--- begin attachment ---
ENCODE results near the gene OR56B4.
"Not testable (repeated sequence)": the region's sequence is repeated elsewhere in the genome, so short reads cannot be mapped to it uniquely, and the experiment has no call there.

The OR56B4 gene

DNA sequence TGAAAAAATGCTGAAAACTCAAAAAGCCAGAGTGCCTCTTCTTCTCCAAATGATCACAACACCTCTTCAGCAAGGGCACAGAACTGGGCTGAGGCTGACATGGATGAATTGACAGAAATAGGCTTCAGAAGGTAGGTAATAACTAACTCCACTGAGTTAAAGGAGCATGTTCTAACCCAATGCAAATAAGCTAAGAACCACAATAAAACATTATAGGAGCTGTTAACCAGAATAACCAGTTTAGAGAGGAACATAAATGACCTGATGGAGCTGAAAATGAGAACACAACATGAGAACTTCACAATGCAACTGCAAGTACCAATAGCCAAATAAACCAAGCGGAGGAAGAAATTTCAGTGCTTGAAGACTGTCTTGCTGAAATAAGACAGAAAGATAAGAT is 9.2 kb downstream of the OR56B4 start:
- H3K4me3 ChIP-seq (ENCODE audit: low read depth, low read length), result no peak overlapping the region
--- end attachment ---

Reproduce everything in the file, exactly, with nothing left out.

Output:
ENCODE results near the gene OR56B4.
"Not testable (repeated sequence)": the region's sequence is repeated elsewhere in the genome, so short reads cannot be mapped to it uniquely, and the experiment has no call there.

The OR56B4 gene

DNA sequence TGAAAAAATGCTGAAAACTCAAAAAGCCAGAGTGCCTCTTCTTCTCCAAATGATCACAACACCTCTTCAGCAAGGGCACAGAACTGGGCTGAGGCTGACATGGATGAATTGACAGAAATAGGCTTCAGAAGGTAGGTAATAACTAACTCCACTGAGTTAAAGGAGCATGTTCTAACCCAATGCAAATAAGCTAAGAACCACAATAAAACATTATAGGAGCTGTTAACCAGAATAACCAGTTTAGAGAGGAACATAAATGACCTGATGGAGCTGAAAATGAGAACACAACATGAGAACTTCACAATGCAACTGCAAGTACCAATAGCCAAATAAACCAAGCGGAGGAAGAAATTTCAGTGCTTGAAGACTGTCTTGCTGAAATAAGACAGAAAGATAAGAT is 9.2 kb downstream of the OR56B4 start:
- H3K4me3 ChIP-seq (ENCODE audit: low read depth, low read length), result no peak overlapping the region